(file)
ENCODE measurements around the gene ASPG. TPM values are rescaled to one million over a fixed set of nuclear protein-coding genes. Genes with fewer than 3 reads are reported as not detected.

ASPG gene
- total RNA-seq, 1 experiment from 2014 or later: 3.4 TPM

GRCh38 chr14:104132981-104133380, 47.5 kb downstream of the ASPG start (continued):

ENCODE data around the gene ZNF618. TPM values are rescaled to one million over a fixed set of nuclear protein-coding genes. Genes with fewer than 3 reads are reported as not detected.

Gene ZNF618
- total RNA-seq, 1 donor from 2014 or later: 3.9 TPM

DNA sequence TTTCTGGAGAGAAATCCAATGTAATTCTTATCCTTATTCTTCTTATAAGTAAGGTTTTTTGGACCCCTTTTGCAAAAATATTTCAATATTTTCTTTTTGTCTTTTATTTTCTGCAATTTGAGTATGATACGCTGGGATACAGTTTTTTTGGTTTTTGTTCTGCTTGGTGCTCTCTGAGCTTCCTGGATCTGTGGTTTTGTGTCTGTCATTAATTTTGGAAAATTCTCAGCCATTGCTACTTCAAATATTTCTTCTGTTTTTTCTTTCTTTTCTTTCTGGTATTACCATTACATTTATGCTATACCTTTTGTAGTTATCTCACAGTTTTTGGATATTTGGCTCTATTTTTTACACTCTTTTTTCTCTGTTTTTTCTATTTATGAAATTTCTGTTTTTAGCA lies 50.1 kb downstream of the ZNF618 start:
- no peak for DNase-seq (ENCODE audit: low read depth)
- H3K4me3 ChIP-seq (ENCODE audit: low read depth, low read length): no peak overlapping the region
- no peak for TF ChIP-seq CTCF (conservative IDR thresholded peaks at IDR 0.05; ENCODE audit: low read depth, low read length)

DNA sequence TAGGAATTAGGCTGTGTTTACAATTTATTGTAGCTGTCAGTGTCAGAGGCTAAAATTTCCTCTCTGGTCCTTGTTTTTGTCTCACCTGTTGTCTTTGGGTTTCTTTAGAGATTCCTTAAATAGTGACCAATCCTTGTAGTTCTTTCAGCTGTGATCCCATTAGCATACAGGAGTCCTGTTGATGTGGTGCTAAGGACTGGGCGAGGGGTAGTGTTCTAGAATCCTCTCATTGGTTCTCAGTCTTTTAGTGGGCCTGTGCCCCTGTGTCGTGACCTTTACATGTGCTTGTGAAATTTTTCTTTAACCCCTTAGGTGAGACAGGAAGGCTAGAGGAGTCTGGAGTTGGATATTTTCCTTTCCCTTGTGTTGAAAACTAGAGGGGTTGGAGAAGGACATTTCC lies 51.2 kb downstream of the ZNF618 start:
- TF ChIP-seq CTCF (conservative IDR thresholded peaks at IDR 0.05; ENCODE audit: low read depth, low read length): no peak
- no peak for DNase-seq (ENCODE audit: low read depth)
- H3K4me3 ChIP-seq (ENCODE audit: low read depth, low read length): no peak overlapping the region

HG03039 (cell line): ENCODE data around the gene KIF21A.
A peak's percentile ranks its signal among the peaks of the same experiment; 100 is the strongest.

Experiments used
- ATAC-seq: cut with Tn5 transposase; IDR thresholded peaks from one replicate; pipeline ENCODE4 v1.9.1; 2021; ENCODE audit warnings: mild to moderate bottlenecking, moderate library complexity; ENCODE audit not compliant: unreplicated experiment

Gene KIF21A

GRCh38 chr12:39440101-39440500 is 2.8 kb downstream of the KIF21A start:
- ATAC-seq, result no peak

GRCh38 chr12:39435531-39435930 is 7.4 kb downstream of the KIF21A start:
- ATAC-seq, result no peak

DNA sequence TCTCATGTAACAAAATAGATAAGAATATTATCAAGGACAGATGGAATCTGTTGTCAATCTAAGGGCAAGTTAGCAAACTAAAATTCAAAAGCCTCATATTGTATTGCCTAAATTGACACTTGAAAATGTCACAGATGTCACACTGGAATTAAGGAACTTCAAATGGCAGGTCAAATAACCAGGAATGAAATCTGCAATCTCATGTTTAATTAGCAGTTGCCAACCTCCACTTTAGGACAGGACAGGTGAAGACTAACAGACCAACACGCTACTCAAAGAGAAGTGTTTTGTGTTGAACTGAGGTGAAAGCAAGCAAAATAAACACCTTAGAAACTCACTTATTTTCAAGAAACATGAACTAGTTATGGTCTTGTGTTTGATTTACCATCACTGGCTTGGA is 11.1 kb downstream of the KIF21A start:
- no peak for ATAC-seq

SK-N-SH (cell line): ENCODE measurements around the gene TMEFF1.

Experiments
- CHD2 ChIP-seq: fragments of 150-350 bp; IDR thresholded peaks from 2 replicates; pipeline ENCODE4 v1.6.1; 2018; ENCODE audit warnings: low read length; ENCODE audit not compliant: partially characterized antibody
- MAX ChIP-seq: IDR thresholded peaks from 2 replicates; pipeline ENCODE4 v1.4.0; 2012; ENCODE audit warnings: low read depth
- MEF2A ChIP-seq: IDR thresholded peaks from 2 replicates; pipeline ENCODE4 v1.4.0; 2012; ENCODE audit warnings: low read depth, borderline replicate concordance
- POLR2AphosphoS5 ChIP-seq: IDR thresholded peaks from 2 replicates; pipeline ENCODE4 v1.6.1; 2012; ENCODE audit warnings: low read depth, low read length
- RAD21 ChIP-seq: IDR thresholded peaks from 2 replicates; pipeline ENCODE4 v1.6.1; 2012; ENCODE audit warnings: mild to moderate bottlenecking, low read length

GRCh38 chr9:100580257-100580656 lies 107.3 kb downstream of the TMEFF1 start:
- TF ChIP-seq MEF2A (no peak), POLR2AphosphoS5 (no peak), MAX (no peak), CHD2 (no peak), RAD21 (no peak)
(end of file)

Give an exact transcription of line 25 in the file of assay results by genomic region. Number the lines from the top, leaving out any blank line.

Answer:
DNA sequence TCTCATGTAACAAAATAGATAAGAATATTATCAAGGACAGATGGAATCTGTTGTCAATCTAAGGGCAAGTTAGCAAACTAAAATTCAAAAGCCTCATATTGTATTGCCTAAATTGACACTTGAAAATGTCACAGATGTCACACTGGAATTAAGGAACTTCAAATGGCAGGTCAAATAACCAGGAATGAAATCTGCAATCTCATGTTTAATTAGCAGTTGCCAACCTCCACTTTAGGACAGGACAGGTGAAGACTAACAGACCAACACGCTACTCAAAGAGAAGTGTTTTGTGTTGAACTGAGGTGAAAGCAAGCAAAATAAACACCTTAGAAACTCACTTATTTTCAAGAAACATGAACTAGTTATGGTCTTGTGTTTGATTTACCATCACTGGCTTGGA is 11.1 kb downstream of the KIF21A start: